class VisibleGameObject { public: VisibleGameObject(); virtual ~VisibleGameObject(); // Loads an image for the object. virtual void Load(std::string filename); // Draws the object to the screen. virtual void Draw(sf::RenderWindow& window); // Updates the object's position. virtual void Update(float elapsedTime); // Sets the position of the sprite. virtual void SetPosition(float x, float y); // Returns a Vector for the position of the sprite. virtual sf::Vector2f GetPosition() const; // Boolean value for the image/sprite being loaded virtual bool IsLoaded() const; protected: // Provides access to the sprite sf::Sprite& GetSprite(); private: // Member variables sf::Sprite _sprite; sf::Image _image; std::string _filename; bool _isLoaded; }; 

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If you want to avoid manual deletion of the pointers you could use a vector of smart pointers instead of raw pointers. C++11 offers you std::shared_ptr.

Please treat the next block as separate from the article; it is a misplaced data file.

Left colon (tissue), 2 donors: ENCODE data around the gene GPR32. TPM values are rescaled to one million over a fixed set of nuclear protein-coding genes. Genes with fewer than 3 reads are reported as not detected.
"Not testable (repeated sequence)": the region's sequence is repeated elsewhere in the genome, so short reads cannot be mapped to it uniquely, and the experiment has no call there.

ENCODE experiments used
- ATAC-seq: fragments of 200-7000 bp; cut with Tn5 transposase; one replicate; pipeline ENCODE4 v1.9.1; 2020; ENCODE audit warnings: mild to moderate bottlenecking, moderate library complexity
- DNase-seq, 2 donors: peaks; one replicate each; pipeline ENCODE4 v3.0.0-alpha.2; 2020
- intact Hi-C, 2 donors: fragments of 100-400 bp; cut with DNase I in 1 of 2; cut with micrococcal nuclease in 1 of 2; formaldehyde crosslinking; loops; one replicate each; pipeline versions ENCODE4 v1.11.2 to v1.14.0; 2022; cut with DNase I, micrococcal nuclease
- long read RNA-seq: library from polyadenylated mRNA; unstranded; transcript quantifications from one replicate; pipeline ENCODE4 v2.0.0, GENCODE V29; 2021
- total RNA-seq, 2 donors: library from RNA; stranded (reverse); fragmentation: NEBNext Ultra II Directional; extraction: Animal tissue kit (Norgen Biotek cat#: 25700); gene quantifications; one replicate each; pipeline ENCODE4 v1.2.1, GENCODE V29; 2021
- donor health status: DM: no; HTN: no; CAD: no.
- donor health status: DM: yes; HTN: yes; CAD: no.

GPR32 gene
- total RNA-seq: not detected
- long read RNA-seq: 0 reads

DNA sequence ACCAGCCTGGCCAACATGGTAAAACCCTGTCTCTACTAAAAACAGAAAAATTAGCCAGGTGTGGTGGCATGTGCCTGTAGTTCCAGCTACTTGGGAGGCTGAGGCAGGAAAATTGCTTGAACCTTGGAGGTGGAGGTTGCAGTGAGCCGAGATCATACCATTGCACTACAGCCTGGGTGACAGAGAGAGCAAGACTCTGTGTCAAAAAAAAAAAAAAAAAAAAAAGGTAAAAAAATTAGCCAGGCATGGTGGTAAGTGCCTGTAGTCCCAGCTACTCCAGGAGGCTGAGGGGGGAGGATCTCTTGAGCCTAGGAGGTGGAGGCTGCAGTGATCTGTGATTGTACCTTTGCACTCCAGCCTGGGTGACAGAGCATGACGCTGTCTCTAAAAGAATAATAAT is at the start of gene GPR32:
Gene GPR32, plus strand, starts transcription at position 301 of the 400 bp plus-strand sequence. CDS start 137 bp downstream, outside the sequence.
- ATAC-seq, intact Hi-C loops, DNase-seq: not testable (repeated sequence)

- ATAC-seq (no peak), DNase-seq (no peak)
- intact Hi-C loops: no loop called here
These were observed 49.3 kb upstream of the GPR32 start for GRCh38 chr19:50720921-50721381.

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If you want to avoid manual deletion of the pointers you could use a vector of smart pointers instead of raw pointers. C++11 offers you std::shared_ptr.

Seeing as OP has commented multiple times they are not very strong with programming, this may be pointing them to a completely different direction, especially when I am under the impression that if they figure out this problem, they will learn more about memory management than they will from the moving to the new C++ standard.

Here are the 2 class definitions.

Can you also post the Wall and VisibleGameObject constructors and destructors?

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Seeing as OP has commented multiple times they are not very strong with programming, this may be pointing them to a completely different direction, especially when I am under the impression that if they figure out this problem, they will learn more about memory management than they will from the moving to the new C++ standard.